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Acts 28

From Shipwreck to House Arrest

Malta

When we were safe, we learned that the island was called Malta (Acts 28:1).

Malta, the island that Paul’s ship ran aground on, has an area of only 122 square miles (316 square km). Phoenician traders had colonized it sometime after 1000 BC. After the fall of Phoenicia to Alexander the Great in 332 BC, the island came under the control of Carthage, another former Phoenician colony. The Greeks had also settled in the Maltese islands beginning around 700 BC, and they remained through the Roman period. The Romans referred to the island as Melita, similar to the Greek Melite.

The Twin Brothers

After three months we set sail in a ship of Alexandria… whose sign was the Twin Brothers (Acts 28:11).

The Twin Brothers are Castor and Pollux, known in Greek as the Dioscuri. They were considered patron deities of sailors and punishers of the guilty. Their constellation in the night sky was taken as a good sign for sea travel, so it is little wonder that a ship would sail under their sign. These columns are the only significant remains of the Temple of Castor and Pollux in Rome.

Puteoli

And on the second day we came to Puteoli, where we found brothers (Acts 28:13-14).

Ancient Puteoli is known today as Pozzuoli. The city was founded in the 6th century BC, but its population peaked around the time of Paul’s visit, in the mid-1st century AD, when it boasted a population of around 100,000 people. Philo and Josephus both attest to a Jewish presence in Puteoli during the first century. Some of these inhabitants may have immigrated here because of the edict of Claudius expelling Jews from Rome, an event also mentioned in Acts 18:2. It was perhaps converts from this community that Paul and his companions met in Puteoli.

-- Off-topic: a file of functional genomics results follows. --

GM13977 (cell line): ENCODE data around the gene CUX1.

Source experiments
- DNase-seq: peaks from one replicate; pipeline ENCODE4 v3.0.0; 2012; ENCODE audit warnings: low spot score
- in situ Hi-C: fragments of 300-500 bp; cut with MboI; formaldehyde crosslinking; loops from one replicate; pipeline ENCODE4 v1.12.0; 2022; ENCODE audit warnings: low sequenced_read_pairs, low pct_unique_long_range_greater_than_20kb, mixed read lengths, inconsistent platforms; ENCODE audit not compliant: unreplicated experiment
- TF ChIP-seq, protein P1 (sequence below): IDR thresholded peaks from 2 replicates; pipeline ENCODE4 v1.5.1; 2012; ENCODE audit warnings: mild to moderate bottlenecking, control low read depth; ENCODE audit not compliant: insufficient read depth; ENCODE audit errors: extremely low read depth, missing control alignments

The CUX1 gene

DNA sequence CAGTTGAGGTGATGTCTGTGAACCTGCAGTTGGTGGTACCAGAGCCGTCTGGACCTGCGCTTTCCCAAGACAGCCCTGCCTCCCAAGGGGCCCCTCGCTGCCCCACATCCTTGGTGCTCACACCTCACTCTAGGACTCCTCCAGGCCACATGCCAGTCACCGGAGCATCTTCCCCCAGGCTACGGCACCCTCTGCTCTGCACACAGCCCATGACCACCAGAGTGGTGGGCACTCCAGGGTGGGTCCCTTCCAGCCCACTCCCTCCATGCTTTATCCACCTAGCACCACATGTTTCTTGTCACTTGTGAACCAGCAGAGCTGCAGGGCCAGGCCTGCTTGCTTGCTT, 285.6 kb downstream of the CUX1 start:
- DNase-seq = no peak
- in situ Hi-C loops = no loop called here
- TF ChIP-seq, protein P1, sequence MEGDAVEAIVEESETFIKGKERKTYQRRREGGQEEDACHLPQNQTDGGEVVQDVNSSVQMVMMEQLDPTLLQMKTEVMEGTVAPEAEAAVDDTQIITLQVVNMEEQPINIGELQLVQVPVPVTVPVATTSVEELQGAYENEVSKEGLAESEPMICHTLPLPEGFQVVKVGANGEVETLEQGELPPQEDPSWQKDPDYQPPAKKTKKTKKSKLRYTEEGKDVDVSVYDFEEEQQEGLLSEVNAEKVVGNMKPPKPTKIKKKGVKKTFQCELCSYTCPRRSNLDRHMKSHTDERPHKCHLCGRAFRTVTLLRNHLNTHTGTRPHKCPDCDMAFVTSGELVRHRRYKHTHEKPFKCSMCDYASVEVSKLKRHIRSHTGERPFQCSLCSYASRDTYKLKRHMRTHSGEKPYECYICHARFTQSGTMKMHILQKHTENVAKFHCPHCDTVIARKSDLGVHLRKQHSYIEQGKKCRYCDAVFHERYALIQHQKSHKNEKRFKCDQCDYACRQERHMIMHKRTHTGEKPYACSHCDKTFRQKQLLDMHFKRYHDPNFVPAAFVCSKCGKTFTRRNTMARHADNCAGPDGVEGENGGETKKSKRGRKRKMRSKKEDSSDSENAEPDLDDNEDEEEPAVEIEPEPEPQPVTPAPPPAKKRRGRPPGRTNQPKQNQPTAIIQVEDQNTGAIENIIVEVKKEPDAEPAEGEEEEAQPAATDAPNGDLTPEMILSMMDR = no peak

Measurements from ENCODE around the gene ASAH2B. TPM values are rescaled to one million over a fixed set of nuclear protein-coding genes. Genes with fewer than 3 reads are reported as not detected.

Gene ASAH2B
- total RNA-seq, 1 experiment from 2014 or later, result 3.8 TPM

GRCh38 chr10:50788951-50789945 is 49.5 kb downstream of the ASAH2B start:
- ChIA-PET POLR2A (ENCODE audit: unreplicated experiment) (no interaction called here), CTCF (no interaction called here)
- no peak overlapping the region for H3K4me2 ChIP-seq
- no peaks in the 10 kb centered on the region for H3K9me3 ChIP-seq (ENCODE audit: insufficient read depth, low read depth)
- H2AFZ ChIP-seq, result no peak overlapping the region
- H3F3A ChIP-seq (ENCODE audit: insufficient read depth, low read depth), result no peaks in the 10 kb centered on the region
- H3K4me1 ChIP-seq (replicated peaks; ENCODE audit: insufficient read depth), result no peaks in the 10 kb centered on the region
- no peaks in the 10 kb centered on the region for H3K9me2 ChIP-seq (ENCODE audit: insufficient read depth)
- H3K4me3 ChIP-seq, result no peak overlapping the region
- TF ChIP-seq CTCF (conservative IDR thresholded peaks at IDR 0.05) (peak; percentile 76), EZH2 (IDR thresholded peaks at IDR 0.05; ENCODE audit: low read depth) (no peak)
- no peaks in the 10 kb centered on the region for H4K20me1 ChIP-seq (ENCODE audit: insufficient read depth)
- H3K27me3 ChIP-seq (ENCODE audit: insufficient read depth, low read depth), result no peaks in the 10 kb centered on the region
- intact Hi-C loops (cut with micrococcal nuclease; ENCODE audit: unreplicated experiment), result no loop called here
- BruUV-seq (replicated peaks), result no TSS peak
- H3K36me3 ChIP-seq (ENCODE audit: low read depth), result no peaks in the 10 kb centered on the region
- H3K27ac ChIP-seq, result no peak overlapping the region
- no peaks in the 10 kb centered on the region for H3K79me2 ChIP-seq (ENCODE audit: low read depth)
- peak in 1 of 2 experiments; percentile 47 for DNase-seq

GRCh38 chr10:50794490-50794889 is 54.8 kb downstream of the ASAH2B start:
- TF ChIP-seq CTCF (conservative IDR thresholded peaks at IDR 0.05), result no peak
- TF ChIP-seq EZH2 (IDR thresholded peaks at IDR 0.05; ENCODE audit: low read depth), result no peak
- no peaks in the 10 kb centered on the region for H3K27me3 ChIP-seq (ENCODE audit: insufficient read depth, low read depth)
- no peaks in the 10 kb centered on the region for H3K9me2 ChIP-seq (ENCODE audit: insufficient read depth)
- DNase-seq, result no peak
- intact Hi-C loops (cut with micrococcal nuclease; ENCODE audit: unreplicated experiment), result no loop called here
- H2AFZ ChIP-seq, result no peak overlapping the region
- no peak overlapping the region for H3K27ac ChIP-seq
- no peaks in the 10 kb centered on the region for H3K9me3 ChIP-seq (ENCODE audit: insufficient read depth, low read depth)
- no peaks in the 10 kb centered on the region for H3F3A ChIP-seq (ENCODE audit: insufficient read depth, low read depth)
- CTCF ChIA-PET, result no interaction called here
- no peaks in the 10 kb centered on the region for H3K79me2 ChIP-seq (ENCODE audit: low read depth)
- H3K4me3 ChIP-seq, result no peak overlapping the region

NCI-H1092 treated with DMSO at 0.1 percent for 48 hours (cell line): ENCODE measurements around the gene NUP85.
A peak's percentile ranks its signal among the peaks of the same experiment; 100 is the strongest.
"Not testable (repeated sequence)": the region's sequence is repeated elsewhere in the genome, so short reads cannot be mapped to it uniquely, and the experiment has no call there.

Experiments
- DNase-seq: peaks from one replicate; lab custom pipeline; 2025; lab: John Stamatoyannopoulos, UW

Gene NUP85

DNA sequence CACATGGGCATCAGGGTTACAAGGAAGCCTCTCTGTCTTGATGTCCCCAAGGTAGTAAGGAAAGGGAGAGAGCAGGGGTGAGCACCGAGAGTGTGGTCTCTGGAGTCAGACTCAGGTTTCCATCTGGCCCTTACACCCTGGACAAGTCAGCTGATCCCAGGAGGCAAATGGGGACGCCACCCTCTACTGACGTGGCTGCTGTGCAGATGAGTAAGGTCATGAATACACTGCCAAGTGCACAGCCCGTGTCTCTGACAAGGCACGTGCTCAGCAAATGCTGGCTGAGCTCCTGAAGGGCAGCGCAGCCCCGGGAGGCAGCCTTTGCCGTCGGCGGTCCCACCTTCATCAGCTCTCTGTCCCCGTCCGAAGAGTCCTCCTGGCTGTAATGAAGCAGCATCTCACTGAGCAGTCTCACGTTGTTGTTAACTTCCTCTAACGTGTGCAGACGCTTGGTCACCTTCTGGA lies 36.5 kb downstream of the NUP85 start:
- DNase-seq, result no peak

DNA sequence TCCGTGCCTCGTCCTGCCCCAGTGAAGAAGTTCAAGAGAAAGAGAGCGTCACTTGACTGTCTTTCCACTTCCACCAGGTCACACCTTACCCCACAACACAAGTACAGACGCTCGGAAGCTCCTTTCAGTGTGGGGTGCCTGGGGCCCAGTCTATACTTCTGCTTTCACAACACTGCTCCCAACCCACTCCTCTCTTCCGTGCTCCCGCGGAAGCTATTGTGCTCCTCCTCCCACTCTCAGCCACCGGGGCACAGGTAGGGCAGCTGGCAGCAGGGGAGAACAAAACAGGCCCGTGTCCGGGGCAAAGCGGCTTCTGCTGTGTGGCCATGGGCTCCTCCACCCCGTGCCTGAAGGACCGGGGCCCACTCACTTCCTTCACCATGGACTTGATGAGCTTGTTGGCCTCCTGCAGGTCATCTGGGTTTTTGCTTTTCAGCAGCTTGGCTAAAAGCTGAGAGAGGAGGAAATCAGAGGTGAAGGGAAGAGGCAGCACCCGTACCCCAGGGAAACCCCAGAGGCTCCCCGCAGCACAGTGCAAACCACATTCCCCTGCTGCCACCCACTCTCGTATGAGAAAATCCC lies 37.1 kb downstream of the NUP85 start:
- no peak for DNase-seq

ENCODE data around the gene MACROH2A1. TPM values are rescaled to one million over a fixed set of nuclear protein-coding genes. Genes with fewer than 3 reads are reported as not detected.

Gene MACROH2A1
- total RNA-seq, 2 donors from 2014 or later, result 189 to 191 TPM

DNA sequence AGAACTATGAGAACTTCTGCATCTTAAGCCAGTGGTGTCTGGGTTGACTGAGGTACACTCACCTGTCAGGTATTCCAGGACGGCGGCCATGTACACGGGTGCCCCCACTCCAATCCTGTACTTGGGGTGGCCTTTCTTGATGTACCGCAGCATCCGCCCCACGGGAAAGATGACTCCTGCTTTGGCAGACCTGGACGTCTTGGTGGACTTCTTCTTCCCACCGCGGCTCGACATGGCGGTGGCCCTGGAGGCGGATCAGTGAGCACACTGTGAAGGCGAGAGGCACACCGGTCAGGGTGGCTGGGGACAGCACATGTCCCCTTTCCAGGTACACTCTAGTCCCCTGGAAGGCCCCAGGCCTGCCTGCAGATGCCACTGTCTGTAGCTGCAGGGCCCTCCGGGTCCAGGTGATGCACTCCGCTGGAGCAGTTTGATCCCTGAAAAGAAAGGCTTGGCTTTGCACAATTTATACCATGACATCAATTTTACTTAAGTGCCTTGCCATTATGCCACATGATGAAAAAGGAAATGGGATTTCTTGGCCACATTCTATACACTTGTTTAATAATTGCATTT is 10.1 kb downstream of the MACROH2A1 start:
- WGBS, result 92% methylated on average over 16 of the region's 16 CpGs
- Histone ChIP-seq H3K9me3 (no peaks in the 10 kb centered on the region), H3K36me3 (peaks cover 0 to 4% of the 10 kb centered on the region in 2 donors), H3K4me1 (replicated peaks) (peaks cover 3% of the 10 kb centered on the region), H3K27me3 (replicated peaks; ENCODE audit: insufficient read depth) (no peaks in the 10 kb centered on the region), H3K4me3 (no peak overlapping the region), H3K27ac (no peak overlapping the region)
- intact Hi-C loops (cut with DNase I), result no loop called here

Mamertine Prison

And when we entered Rome, Paul was allowed to stay by himself, with the soldier who was guarding him (Acts 28:16).

This cell is part of ancient Rome’s prison, known today as Mamertine Prison. Acts 28 indicates that Paul stayed in a rented room instead of in this structure (known in his day simply as “Carcer”). However, tradition holds that Paul was incarcerated a second time in Rome and eventually executed. It is possible that Paul was held in this prison during his second imprisonment.

Ministry to the Gentiles

Let it be known to you therefore, that this salvation of God is sent to the Gentiles; they will listen (Acts 28:28).

Rome, well outside the boundaries of the Holy Land, was filled with Gentiles. Some of these were willing to listen and hear the gospel brought by Paul, who was sent by God to them. Eventually, the Basilica of St. Paul Outside the Walls was built over the traditional burial place of Paul. Constantine began construction in the 4th century AD; the current building shown here was built in the mid-19th century.

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